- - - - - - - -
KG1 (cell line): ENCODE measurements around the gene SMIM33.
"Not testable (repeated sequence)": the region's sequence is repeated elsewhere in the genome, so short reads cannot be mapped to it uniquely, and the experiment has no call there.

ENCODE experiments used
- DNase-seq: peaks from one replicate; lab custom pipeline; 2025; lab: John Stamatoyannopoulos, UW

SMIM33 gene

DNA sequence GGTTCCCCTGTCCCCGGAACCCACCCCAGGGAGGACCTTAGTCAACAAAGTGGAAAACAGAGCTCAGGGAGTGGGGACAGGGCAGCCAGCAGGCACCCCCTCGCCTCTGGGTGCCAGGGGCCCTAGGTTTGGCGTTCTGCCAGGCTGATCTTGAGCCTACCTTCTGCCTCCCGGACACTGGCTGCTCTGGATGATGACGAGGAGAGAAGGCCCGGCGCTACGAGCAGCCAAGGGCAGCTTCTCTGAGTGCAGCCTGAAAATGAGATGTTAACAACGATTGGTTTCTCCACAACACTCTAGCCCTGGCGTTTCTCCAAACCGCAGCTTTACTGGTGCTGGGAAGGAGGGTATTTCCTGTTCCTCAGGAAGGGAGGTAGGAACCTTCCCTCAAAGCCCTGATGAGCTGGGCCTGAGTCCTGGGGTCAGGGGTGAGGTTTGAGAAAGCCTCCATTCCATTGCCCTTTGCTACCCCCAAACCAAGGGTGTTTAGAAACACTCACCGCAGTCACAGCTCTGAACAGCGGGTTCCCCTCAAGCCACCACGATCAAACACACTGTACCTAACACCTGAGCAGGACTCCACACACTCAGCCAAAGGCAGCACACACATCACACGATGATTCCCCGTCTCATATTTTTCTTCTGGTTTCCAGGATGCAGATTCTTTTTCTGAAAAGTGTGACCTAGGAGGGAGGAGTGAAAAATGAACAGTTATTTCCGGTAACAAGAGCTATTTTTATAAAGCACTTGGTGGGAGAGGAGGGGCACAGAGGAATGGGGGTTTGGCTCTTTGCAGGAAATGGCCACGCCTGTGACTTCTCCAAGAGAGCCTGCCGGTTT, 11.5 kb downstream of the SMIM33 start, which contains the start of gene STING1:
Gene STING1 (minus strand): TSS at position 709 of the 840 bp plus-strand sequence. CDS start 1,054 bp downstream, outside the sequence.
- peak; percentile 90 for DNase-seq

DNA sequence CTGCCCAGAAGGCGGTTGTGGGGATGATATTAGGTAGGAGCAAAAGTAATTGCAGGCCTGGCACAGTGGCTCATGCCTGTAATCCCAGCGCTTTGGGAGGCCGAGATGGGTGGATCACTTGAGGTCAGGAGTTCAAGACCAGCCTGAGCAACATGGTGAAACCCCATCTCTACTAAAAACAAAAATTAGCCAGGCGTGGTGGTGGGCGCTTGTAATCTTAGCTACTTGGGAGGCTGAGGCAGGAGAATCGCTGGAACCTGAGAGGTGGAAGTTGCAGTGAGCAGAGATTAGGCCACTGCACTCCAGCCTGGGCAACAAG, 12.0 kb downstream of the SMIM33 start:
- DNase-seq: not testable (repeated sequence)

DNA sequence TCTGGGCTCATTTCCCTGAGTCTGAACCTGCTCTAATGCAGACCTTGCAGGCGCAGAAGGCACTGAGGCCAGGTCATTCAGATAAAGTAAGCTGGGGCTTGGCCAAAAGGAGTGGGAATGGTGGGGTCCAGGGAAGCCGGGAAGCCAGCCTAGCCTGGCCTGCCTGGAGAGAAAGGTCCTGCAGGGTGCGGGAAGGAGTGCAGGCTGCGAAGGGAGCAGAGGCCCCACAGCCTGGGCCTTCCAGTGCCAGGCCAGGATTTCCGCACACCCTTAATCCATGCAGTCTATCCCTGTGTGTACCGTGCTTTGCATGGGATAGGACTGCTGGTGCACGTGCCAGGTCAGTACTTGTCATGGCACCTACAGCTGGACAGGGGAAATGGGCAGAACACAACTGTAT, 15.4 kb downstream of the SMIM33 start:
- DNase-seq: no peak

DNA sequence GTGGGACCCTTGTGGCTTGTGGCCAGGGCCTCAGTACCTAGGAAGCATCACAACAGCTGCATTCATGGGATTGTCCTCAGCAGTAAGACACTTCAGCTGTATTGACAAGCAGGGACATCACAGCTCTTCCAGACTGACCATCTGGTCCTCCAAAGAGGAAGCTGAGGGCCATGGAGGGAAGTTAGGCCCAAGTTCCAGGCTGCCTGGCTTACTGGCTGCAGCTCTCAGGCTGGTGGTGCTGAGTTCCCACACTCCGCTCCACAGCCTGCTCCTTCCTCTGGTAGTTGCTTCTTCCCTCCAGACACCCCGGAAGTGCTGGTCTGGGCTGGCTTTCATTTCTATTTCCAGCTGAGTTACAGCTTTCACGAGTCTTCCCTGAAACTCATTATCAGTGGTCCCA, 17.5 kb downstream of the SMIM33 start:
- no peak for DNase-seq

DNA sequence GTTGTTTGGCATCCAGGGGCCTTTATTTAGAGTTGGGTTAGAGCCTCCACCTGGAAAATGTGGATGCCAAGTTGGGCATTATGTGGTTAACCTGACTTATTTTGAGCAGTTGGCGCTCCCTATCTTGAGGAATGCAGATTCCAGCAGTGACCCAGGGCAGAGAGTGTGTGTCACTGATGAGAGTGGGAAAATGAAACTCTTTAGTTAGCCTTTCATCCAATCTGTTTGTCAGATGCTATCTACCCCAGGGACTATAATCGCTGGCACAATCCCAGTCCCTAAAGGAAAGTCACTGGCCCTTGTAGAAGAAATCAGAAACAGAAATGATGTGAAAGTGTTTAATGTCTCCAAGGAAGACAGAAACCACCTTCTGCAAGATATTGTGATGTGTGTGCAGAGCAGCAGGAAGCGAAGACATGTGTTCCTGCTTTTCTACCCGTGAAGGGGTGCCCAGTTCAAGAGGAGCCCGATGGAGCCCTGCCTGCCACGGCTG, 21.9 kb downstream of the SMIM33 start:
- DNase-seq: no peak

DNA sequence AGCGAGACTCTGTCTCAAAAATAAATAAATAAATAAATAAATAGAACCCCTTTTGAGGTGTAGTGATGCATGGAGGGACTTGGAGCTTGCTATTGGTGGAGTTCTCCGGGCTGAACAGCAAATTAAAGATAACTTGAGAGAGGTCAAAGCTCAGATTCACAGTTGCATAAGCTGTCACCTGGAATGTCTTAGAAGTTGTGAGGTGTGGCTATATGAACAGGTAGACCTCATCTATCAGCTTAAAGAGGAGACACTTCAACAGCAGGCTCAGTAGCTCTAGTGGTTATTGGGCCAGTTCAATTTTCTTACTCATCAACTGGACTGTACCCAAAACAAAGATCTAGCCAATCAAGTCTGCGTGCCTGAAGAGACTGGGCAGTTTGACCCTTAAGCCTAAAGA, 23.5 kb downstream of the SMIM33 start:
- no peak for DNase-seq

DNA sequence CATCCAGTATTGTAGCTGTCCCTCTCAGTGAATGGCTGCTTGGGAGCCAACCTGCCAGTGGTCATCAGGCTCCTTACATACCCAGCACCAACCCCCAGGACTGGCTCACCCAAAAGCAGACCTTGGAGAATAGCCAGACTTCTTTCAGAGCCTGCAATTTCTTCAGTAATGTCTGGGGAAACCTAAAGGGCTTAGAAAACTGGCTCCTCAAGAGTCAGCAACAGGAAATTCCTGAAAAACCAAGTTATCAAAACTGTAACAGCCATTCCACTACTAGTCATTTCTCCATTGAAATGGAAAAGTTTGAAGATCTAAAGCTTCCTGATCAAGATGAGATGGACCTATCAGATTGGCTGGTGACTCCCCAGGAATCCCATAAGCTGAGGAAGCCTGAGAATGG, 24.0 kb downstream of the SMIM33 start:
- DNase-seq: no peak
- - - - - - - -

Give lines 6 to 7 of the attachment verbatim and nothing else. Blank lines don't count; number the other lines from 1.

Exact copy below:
DNA sequence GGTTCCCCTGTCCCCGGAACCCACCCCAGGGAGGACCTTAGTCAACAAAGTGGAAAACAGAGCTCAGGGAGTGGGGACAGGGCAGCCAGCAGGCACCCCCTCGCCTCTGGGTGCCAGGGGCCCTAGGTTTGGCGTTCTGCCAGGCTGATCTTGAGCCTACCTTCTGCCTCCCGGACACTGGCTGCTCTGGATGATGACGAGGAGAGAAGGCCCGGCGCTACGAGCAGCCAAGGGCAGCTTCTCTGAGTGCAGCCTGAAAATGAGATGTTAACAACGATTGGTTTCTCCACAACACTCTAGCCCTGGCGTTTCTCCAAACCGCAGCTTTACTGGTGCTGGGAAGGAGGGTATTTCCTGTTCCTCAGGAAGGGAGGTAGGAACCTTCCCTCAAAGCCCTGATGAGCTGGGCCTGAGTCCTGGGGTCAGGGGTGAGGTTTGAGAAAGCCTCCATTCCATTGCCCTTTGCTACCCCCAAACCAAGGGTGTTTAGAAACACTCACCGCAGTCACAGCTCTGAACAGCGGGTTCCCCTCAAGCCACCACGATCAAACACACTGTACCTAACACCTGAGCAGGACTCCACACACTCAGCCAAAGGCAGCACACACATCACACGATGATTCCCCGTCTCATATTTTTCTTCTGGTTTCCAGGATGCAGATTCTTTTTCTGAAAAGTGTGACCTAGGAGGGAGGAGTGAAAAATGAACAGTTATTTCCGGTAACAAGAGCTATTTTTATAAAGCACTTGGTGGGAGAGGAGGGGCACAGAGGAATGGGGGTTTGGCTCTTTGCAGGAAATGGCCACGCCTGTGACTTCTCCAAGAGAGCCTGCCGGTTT, 11.5 kb downstream of the SMIM33 start, which contains the start of gene STING1:
Gene STING1 (minus strand): TSS at position 709 of the 840 bp plus-strand sequence. CDS start 1,054 bp downstream, outside the sequence.